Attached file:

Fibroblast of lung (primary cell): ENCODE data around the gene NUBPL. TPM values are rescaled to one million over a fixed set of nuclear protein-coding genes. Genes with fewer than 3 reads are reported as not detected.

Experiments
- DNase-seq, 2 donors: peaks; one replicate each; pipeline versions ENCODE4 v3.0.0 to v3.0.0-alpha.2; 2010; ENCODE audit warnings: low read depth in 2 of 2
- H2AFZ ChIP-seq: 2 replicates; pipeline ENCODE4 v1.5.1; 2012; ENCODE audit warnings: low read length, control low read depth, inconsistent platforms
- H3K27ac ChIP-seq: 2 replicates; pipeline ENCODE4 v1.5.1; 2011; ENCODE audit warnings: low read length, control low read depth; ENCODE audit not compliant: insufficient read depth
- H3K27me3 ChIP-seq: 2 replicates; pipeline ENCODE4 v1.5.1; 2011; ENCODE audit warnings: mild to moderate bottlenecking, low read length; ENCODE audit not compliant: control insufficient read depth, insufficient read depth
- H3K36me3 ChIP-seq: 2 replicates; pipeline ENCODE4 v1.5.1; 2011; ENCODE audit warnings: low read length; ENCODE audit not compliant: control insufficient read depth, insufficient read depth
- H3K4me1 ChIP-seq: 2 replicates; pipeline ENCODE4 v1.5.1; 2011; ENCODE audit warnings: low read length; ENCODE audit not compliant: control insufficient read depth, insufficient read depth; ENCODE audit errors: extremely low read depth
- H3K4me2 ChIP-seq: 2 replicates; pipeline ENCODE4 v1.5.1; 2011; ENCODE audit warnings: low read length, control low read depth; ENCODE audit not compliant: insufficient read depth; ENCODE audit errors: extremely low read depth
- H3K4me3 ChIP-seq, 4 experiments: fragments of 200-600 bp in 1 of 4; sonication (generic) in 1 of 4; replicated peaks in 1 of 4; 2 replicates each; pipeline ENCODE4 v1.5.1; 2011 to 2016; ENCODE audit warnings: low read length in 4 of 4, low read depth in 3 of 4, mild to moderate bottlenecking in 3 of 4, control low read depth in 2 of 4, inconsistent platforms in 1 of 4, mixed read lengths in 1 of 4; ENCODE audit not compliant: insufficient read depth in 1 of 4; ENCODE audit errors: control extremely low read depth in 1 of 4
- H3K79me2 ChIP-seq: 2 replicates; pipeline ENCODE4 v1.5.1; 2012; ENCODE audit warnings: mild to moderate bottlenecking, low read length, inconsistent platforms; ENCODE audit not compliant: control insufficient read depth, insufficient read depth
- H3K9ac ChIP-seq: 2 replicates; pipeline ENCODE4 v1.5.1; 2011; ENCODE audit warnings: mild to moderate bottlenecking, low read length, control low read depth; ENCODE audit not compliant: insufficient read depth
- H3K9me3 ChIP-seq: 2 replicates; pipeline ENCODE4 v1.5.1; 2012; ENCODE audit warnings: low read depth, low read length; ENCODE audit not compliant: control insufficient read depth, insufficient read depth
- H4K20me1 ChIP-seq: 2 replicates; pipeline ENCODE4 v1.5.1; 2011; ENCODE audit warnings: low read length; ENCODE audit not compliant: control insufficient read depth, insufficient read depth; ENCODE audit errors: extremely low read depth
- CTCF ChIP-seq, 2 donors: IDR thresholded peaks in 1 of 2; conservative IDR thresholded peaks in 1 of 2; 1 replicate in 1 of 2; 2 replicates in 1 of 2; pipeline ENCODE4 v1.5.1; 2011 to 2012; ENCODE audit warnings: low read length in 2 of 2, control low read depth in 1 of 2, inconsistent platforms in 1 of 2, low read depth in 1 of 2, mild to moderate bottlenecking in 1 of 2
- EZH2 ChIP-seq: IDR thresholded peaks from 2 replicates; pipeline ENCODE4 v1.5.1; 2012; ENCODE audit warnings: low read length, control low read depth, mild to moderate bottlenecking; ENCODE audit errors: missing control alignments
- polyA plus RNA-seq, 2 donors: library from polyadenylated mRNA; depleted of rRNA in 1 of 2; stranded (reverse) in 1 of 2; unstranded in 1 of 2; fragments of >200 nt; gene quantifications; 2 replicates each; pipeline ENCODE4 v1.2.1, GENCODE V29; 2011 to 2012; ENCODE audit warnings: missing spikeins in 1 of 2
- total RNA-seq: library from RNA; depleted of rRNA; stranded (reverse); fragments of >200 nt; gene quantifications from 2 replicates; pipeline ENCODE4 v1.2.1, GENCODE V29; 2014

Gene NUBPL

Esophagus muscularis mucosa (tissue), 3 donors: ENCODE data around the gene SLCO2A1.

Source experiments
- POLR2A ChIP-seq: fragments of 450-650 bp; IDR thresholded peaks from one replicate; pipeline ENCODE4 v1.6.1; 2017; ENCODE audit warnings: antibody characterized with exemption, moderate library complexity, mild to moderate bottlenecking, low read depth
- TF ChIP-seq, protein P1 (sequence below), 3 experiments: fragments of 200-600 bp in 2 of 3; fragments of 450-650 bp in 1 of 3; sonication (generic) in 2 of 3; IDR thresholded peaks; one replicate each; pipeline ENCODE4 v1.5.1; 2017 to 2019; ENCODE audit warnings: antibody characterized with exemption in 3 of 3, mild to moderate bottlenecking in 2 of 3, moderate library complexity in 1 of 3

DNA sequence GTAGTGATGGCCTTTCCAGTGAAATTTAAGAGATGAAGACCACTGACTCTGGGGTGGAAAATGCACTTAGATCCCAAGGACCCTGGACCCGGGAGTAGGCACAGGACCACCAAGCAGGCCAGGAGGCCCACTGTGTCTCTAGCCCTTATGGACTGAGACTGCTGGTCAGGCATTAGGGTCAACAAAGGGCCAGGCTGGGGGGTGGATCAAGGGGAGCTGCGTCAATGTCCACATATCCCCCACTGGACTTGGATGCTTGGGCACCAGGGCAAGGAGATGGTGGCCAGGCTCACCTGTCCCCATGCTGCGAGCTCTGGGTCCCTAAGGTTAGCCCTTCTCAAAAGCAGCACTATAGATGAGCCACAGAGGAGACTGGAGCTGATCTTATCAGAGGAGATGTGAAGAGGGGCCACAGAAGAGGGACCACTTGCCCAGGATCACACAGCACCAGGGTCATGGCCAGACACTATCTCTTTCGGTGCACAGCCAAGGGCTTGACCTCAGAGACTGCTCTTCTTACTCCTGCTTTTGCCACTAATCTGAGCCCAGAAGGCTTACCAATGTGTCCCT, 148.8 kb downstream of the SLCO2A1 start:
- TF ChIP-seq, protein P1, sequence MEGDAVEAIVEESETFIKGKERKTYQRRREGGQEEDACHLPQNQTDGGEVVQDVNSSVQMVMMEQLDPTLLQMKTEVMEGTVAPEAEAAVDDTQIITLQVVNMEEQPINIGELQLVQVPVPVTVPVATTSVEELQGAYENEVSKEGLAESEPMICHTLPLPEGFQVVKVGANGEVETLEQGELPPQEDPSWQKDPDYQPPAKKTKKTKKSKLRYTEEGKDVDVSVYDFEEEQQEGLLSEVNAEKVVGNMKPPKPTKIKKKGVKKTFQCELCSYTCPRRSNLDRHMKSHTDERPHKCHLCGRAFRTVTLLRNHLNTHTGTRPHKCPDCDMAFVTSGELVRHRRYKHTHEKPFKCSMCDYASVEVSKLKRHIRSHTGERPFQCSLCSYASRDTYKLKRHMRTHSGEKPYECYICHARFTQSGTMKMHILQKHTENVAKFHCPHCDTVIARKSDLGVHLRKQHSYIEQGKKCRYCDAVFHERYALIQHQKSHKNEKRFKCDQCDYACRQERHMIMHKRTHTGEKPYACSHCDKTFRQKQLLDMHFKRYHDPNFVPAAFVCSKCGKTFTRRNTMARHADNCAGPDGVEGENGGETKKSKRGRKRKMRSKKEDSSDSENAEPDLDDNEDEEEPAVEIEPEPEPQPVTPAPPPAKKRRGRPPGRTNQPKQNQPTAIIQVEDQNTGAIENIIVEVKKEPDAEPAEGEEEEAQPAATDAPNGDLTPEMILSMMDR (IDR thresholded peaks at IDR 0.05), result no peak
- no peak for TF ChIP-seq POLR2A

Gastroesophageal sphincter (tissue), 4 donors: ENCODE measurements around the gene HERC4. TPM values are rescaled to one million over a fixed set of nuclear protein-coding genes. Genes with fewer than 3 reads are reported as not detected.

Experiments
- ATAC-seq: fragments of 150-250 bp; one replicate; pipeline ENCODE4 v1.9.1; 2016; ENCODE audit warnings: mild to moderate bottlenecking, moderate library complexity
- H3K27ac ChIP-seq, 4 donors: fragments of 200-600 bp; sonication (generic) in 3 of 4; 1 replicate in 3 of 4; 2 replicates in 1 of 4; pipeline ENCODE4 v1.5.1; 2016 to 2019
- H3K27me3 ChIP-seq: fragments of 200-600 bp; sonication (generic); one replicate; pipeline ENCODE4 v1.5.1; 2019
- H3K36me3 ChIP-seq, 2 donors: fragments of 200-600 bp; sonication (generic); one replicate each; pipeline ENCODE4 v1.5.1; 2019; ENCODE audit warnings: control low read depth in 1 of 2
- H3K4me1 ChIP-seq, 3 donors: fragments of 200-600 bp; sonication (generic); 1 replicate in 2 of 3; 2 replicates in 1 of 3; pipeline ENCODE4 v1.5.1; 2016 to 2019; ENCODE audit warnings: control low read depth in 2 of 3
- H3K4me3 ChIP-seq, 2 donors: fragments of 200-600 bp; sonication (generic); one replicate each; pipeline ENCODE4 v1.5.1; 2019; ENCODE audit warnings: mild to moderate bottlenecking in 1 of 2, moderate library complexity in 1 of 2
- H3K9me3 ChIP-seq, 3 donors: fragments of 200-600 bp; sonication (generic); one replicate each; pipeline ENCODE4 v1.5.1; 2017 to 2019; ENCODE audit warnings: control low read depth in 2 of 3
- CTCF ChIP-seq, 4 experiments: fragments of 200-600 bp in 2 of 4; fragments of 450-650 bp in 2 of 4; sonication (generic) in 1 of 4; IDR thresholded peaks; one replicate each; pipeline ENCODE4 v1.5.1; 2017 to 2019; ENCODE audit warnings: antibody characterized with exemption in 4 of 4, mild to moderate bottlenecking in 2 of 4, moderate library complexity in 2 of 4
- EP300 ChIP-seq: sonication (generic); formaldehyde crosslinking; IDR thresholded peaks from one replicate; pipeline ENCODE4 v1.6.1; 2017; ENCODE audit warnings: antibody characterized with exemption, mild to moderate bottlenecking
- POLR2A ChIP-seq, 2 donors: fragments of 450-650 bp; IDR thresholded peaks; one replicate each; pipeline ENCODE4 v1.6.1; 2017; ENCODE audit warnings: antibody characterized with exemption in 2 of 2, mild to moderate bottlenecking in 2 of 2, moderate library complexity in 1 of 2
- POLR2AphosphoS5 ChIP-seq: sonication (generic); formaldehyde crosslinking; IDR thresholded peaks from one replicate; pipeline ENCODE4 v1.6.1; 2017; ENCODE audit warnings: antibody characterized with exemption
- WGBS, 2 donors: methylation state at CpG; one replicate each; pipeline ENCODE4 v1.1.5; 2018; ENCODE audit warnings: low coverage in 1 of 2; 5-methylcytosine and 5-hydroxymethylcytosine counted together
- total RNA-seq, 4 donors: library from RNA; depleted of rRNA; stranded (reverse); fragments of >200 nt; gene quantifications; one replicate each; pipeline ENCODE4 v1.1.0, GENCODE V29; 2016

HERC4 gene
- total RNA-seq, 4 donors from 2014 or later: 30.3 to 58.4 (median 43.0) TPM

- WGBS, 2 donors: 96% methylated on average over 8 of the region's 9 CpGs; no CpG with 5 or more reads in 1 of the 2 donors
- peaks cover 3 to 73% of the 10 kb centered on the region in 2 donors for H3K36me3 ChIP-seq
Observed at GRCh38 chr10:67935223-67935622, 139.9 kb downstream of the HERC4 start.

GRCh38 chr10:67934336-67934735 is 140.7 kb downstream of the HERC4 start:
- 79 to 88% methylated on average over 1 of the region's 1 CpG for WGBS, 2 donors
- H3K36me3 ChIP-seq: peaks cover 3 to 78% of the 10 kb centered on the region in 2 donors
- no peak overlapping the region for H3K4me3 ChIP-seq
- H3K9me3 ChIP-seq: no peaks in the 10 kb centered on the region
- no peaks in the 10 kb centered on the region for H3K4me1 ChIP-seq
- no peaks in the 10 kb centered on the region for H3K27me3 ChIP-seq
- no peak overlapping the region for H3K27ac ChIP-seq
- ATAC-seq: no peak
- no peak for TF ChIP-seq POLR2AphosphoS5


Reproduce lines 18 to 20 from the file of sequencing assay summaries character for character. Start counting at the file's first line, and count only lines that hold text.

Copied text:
- total RNA-seq: library from RNA; depleted of rRNA; stranded (reverse); fragments of >200 nt; gene quantifications from 2 replicates; pipeline ENCODE4 v1.2.1, GENCODE V29; 2014

Gene NUBPL

Esophagus muscularis mucosa (tissue), 3 donors: ENCODE data around the gene SLCO2A1.